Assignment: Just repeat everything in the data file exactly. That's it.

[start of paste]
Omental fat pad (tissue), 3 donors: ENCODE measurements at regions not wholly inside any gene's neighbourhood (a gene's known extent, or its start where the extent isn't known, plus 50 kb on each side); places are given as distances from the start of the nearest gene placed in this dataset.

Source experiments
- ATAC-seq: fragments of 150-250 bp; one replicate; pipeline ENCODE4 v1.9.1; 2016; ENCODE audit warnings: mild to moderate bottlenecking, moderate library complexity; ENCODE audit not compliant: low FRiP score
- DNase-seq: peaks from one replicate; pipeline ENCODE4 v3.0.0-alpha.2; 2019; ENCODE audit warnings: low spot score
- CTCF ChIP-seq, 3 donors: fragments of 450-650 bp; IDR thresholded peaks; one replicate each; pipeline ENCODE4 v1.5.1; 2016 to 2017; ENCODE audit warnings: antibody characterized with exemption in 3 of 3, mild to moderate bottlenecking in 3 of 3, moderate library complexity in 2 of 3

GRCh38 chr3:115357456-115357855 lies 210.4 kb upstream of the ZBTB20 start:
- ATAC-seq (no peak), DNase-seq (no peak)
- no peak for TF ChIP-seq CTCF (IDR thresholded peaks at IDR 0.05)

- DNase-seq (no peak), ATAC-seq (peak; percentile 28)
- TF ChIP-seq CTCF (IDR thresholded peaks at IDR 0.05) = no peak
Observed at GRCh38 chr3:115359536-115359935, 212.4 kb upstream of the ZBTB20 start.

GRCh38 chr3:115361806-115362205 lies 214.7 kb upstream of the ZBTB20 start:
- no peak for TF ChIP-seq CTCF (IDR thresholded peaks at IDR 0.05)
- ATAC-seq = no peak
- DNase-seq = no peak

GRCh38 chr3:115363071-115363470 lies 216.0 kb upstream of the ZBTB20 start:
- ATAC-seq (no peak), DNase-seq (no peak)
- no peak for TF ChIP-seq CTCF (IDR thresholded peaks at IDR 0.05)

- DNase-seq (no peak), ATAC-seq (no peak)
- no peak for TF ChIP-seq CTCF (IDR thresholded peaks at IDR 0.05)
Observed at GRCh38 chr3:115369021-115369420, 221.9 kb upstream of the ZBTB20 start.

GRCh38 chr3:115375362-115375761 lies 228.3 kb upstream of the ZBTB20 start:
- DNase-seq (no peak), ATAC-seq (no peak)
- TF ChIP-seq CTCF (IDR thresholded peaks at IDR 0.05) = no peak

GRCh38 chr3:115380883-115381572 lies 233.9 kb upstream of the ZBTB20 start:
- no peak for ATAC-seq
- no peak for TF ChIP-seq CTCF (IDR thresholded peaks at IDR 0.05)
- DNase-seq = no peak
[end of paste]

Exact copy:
Omental fat pad (tissue), 3 donors: ENCODE measurements at regions not wholly inside any gene's neighbourhood (a gene's known extent, or its start where the extent isn't known, plus 50 kb on each side); places are given as distances from the start of the nearest gene placed in this dataset.

Source experiments
- ATAC-seq: fragments of 150-250 bp; one replicate; pipeline ENCODE4 v1.9.1; 2016; ENCODE audit warnings: mild to moderate bottlenecking, moderate library complexity; ENCODE audit not compliant: low FRiP score
- DNase-seq: peaks from one replicate; pipeline ENCODE4 v3.0.0-alpha.2; 2019; ENCODE audit warnings: low spot score
- CTCF ChIP-seq, 3 donors: fragments of 450-650 bp; IDR thresholded peaks; one replicate each; pipeline ENCODE4 v1.5.1; 2016 to 2017; ENCODE audit warnings: antibody characterized with exemption in 3 of 3, mild to moderate bottlenecking in 3 of 3, moderate library complexity in 2 of 3

GRCh38 chr3:115357456-115357855 lies 210.4 kb upstream of the ZBTB20 start:
- ATAC-seq (no peak), DNase-seq (no peak)
- no peak for TF ChIP-seq CTCF (IDR thresholded peaks at IDR 0.05)

- DNase-seq (no peak), ATAC-seq (peak; percentile 28)
- TF ChIP-seq CTCF (IDR thresholded peaks at IDR 0.05) = no peak
Observed at GRCh38 chr3:115359536-115359935, 212.4 kb upstream of the ZBTB20 start.

GRCh38 chr3:115361806-115362205 lies 214.7 kb upstream of the ZBTB20 start:
- no peak for TF ChIP-seq CTCF (IDR thresholded peaks at IDR 0.05)
- ATAC-seq = no peak
- DNase-seq = no peak

GRCh38 chr3:115363071-115363470 lies 216.0 kb upstream of the ZBTB20 start:
- ATAC-seq (no peak), DNase-seq (no peak)
- no peak for TF ChIP-seq CTCF (IDR thresholded peaks at IDR 0.05)

- DNase-seq (no peak), ATAC-seq (no peak)
- no peak for TF ChIP-seq CTCF (IDR thresholded peaks at IDR 0.05)
Observed at GRCh38 chr3:115369021-115369420, 221.9 kb upstream of the ZBTB20 start.

GRCh38 chr3:115375362-115375761 lies 228.3 kb upstream of the ZBTB20 start:
- DNase-seq (no peak), ATAC-seq (no peak)
- TF ChIP-seq CTCF (IDR thresholded peaks at IDR 0.05) = no peak

GRCh38 chr3:115380883-115381572 lies 233.9 kb upstream of the ZBTB20 start:
- no peak for ATAC-seq
- no peak for TF ChIP-seq CTCF (IDR thresholded peaks at IDR 0.05)
- DNase-seq = no peak